O2 and Virgin Media, respectively the UK’s largest mobile operator and cable broadband network, are reportedly in the early stages of exploring a merger. The prospect is thought to appeal to both sides by creating a combined entity that would offer real competition to BT. Together, O2 and Virgin Media account for over £11 billion in annual revenues and would represent a formidable business in the fixed-line and mobile sector.
O2-owner Telefonica, the Spanish telecoms giant, confirmed talks in a disclosure statement provided to the Madrid stock exchange. The exchange was informed of “negotiation phase” talks. Those were carefully qualified as, at this point, entailing “no guarantee, at this point, of its precise terms or its probability of success”.
Industry analysts believe the most likely structure any deal would take would be as a structured join venture between O2 owner Telefonica and Liberty Global, the Nasdaq-listed company that owns Virgin Media. Liberty Global would be expected to have to sweeten any deal with the addition of several billion bounds to compensate for Virgin Media’s lower value compared to O2.
BT is currently the dominant force in fixed line services in the UK. The former state-owned telecoms monopoly strengthened its position in the mobile space with the £12.5 billion acquisition of EE in 2015. At the time it had chosen not to pursue a takeover of O2 – the company originally created through a 2001 demerger from BT before being sold in 2005.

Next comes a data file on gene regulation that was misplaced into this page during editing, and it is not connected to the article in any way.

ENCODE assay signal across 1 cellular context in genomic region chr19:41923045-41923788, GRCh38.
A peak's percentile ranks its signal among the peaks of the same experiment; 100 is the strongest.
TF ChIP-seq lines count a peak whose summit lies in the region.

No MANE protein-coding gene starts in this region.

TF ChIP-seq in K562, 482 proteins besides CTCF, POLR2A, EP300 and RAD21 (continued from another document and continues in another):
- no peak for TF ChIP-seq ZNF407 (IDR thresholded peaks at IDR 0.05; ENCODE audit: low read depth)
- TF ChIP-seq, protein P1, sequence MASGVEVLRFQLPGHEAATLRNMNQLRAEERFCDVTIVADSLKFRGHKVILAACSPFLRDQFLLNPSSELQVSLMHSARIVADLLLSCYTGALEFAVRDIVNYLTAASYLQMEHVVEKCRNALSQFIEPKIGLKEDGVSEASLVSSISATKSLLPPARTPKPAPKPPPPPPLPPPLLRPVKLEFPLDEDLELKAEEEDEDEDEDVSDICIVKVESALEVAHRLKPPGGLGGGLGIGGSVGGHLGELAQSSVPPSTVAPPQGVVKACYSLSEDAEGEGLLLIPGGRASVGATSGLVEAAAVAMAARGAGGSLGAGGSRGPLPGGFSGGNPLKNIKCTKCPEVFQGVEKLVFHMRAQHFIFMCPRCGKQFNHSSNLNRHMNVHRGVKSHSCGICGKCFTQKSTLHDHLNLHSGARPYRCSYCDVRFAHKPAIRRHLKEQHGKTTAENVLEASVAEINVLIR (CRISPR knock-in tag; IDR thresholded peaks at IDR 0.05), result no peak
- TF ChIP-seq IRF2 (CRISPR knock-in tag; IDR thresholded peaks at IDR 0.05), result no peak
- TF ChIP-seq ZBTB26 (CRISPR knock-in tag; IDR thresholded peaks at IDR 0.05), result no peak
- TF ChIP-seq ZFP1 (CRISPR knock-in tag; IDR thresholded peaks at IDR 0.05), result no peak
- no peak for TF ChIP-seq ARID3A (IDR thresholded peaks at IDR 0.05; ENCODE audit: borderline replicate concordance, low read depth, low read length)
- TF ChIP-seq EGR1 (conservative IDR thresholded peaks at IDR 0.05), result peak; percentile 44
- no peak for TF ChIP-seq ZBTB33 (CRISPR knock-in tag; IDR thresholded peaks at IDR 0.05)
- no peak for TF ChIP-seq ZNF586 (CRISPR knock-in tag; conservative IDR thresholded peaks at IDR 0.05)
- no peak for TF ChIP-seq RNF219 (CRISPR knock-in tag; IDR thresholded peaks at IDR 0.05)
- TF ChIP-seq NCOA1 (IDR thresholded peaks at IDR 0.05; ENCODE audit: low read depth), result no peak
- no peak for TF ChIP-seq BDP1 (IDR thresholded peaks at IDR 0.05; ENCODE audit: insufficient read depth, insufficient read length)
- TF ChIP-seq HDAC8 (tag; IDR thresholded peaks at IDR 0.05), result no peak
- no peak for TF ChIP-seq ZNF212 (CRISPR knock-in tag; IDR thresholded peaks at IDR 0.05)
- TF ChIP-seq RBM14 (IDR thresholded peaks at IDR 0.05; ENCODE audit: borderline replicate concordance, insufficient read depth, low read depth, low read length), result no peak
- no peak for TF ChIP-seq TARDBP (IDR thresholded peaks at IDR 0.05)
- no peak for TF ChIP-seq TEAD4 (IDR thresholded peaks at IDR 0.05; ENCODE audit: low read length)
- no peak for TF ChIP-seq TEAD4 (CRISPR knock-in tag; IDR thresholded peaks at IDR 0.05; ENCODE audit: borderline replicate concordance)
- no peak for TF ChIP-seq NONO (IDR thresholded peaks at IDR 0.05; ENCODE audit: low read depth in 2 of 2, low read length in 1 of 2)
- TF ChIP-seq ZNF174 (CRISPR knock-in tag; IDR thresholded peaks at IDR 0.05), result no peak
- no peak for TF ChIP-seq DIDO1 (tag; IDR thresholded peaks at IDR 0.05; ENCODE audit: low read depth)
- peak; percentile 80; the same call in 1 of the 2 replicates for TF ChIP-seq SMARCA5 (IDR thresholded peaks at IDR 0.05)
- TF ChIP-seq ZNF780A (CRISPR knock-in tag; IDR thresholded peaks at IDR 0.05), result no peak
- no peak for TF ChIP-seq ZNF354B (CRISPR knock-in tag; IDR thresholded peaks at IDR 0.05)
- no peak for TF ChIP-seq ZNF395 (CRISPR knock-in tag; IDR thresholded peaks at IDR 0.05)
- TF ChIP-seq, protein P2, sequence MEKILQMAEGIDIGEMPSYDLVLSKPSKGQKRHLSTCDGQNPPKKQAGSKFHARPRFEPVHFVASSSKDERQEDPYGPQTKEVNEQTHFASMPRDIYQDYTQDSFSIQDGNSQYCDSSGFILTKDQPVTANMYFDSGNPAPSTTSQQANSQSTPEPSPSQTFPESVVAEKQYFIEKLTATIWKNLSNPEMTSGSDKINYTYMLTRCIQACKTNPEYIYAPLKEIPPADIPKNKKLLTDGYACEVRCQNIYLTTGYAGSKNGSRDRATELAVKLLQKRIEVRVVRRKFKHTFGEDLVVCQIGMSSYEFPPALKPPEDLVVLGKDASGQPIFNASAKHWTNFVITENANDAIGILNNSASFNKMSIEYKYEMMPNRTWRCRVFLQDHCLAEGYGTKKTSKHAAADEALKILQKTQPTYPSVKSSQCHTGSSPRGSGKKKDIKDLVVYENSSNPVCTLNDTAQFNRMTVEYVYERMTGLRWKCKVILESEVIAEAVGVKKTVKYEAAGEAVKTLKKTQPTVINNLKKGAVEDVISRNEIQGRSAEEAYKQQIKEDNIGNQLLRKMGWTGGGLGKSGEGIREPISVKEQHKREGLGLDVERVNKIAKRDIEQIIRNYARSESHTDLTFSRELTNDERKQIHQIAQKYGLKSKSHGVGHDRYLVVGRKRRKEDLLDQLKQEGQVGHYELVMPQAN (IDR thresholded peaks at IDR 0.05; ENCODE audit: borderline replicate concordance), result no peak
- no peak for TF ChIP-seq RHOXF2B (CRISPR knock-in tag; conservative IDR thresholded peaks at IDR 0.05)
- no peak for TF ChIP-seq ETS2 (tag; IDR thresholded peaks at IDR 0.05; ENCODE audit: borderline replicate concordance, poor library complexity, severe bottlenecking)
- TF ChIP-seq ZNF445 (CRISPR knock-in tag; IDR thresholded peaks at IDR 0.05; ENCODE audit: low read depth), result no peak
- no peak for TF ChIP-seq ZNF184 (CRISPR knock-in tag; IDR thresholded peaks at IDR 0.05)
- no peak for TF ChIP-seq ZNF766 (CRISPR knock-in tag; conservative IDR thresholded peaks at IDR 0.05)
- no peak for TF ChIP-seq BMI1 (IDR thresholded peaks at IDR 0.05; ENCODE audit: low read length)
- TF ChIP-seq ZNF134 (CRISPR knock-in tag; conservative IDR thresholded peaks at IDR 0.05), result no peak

O2 has 34.5 million customers, including those of the Tesco Mobile and GiffGaff brands, and brought in revenues of €7 billion in 2019. Virgin Media would bring 5.6 million cable subscribers and 3.3 million mobile customers to the party.
A combined entity would have the clout to shake up the Europe-wide telecoms sector. Counterbids for one or the other company could be made and other deals tied up between companies who feel the need to react to remain competitive. Vodafone has been credited with a long-standing interest in Virgin Media with Sky also linked with O2 before being acquired by Comcast.
Telefonica has owned O2 since acquiring it from BT for £18 billion in 2005. However, the Madrid-based operator, which has businesses across Europe and South America, has seen O2 as a sellable asset for a few years now. The company wants to reduce its debts and had previously agreed to sell O2 to Three network owner CK Hutchison Holdings, the Hong Kong conglomerate. However, the £10 billion deal was blocked by the European competition regulator. A stock market listing was also looked at closed before the Brexit vote scuppered that idea.
The requirement to invest huge sums in 5G and fibre networks is placing telecoms companies under pressure and favouring scale. Those headwinds could see more dealmaking and mergers across Europe in coming years. Analysts have put potential cost savings and other benefits from an O2 and Virgin Media combination at worth up to £500 million.
Market clearly see some potential in the deal with Telefonica’s share price up 3.4% yesterday in Spain. BT started the day down but eventually recovered to gain almost 1%.